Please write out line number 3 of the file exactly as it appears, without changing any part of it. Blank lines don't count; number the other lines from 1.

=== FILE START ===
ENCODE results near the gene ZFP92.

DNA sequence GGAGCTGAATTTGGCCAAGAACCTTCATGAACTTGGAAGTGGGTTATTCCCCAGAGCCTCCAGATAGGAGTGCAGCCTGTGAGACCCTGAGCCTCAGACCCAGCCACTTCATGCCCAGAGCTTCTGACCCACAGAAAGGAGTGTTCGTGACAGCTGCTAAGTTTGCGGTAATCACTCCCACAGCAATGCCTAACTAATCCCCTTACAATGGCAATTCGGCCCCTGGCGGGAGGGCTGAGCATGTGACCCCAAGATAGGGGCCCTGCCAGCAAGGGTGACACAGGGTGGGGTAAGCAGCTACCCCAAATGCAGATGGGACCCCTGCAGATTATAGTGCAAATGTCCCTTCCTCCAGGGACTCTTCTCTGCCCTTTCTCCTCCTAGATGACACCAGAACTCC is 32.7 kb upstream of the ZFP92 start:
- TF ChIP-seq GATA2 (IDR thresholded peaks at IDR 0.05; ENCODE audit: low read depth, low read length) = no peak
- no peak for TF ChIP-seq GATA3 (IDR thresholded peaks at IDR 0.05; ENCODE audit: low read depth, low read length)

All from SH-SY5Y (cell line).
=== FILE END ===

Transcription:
- TF ChIP-seq GATA2 (IDR thresholded peaks at IDR 0.05; ENCODE audit: low read depth, low read length) = no peak